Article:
Once the mapped coordinates in the input image space are known, ED footprint generator 121 determines a block of M×N input pixels around the mapped coordinates. This block of pixels is then used for edge detection. Generally speaking, the size and shape of the block of input pixels is a trade-off between higher image quality and computational limitation. Meanwhile, the nature of the operation, like zooming in horizontal or vertical directions, is an important factor in determining the shape of the block. Another deciding factor is the type of the application. For instance, in video applications like deinterlacing, a number of pixel lines are usually read into a buffer for the processing operations. Since these lines are read out sequentially, a natural choice for the block would be simply a number of lines. In one example of this invention used in deinterlacing applications, the system uses 4 lines of a video image.
Preprocessor 123 then prefilters and downsamples data in the block of M×N input pixels to produce an intermediate block of image data with adjusted resolution and reduced noise for the ensuing edge detection. As an example, since each frame of an interlaced video signal consists of two fields of vertically reduced resolution (e.g. by a factor of 2), the low-pass prefilter processes the luminance signal to limit its bandwidth in the horizontal direction.
Before explaining the edge detection formalism of the present invention it is necessary to distinguish edge “orientation” from edge “direction”. A direction is defined over the full angle range of 2π (360°), but orientation is defined over a half angle range of π (180°). This means that two vectors with opposite directions (angle difference of 180°) have the same orientation.
Edge detection most commonly includes three major operations: differentiation, smoothing, and labeling. Differentiation consists of evaluating the derivatives of the image. Smoothing consists of reducing noise in the image and regularizing the numerical differentiation. Labeling involves localizing edges and increasing the signal-to-noise ratio of the edge by suppressing false edges.
Local signal variance calculator 125 receives the intermediate block of image data from preprocessor 123. To detect an edge, local signal variance calculator 125 computes variances for each pixel in the intermediate block of image data. Average signal variance calculator 127 then calculates the average variance for each mapped coordinate point, based on the local signal variances. Finally, edge parameters estimator 129 determines the edge orientation, strength and anisotropy based on the average variance. The specific workings of local signal variance calculator 125, average signal variance calculator 127, and edge parameters estimator 129 will be described in more detail.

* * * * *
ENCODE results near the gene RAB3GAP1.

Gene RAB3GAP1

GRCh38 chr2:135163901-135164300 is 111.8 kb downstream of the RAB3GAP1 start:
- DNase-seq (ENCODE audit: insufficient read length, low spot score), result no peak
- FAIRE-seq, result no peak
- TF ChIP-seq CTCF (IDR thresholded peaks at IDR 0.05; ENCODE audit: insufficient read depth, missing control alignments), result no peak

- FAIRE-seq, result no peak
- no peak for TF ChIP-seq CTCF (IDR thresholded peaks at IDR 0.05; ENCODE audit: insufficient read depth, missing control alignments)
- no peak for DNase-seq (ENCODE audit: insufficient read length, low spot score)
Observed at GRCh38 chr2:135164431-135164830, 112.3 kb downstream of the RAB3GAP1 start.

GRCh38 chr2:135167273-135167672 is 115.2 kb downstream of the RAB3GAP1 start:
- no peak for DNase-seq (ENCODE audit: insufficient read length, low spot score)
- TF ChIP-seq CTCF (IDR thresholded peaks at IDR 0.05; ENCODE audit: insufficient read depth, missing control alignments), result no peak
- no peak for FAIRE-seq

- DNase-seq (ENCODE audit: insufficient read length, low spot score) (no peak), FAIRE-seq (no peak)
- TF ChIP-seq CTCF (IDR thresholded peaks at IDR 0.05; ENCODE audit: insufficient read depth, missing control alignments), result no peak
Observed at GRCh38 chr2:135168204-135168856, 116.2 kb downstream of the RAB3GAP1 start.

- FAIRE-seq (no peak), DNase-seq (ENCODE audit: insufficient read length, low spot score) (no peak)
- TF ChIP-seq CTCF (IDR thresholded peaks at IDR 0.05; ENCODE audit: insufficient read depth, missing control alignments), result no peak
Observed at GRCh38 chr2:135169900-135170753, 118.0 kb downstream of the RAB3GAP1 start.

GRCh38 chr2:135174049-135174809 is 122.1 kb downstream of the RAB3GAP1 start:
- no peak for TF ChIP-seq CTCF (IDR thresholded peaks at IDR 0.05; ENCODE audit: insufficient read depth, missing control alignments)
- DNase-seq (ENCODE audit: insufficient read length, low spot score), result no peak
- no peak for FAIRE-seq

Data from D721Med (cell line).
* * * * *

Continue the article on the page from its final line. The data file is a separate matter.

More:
Edge detection, in one example of the present invention, is implemented via the conventionally known gradient squared tensor (GST) calculation method. First, local signal variance calculator 125 computes the horizontal and vertical gradients (intensity variations from that pixel to the adjacent pixels) for pre-processed pixels inside the intermediate block of image data. Then, local signal variance calculator 125 computes local GST values for each pixel in the block based on the calculated gradients. Average signal variance calculator 127 then averages these GSTs to attribute an averaged GST (AGST) to the mapped point in the input image space coordinates. Edge parameters estimator 129 then uses this information to find a local edge at the position of the output pixel mapped coordinates.
A vectorial representation of the local orientation is introduced as a tensor
where v=(x,y)^{T }is a vector along the dominant orientation and ∥v∥=√{square root over (x^{2}+y^{2 })}is the norm of the vector v. The main advantage of the tensor representation is that it describes the orientation in a continuous way. It makes one able to use larger areas to update the certainty of the estimate, as simply as, by local averaging in a specific region.
In this example, for the case of a color image with red, green, and blue (RGB) components, local signal variance calculator 125 computes the GST by calculating gradients and corresponding tensors for each of the three color components and then averaging these tensors to obtain the GST as in the following:
Alternatively, local signal variance calculator 125 converts RGB components to conventionally known YUV components (luminance and two chrominance signals) which is the color space used in the video systems Alternatively, local signal variance calculator 125 directly obtains these components and calculates gradients over the luminance component only:
The latter approach is more suitable for video signal processing, which is represented by YUV components.
In one example of the present invention, local signal variance calculator 125 calculates the GST as:
where
and
are horizontal and vertical derivatives and I(x,y) represents the intensity of the image.
In order to reduce the probability of wrongfully detected image edges, average signal variance calculator 127 accumulates the local GSTs in the block of pixels with generally non-uniform weight coefficients w_{i}:
Since this tensor is quadratic in form, the tensor elements may be averaged over the block without cancellation of opposite vectors.